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I'm trying to test some environment-specific settings (middleware to be specific, but it doesn't seem to matter), but I'm having trouble getting the tests to run in the correct environment. The symptoms:

  • If I run ruby test/unit/my_test.rb, all is fine because the first thing it does is require test/test_helper.rb, which sets the environment to "test" and then loads the Rails environment.
  • If I run rake test, the first batch (functionals) run fine, but the second batch (units) fail. The failure is that ENV['RAILS_ENV] somehow gets unset between batches, then config/environment.rb sees that none is set and uses the default of "development". The environment is correct at the beginning of config/environment.rb and at the beginning of the configuration block in that file, but wrong by the end. I can tell by using a puts or by deleting config/development.rb causing it to not find the file.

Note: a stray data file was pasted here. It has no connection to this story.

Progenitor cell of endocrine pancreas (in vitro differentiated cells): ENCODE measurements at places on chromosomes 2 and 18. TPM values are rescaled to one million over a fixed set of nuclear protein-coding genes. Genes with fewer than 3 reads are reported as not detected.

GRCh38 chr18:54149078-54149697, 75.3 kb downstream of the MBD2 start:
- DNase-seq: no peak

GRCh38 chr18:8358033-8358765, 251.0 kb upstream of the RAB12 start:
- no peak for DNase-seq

• If I run rake test:units, I get the same problem as the second batch of rake test (that is, all fail)
  • If I run rake test:functionals, I get the same as for rake test:units
  • If I run rake test RAILS_ENV=test or rake test:units RAILS_ENV=test or rake test:functionals RAILS_ENV=test, all is fine!

One thing I tried that doesn't work at all is the following:

# in Rakefile:
task :set_test_env { ENV['RAILS_ENV'] = 'test' }
Rake::Task[:test].prerequisites.unshift :set_test_env
# and similarly for other test tasks

I even tried creating a separate one of those :set_test_env tasks for each test task so that I was sure it would get called before each one instead of just once. Still no dice. It does get called, and the environment is correct at the beginning of config/environment.rb but something goes wrong inside.

I have no calls to set ENV['RAILS_ENV'] in my code anywhere.

share|improve this question
Based on your comments about environment.rb and deleting development.rb, it might help to see your environment.rb file and the stack trace or error message related to the development.rb file missing. – mlibby Jun 15 '09 at 21:24
It's pretty easy to do for yourself. (1) start a new Rails app. (2) in config/environtments/development.rb, add the line "raise 'development!'" at the end. (3) run "rake tests" (or just "rake") from the command line. – James A. Rosen Jun 16 '09 at 4:00
Ah. I thought maybe you had a special case, but the problem can be reproduced in a blank app. Fun puzzle. :) So far the best I can tell is that the Rails system is loaded up during test prep in order to check for pending DB migrations and that this is setting RAILS_ENV set to 'development' if ENV['RAILS_ENV'] is not already set. – mlibby Jun 17 '09 at 16:45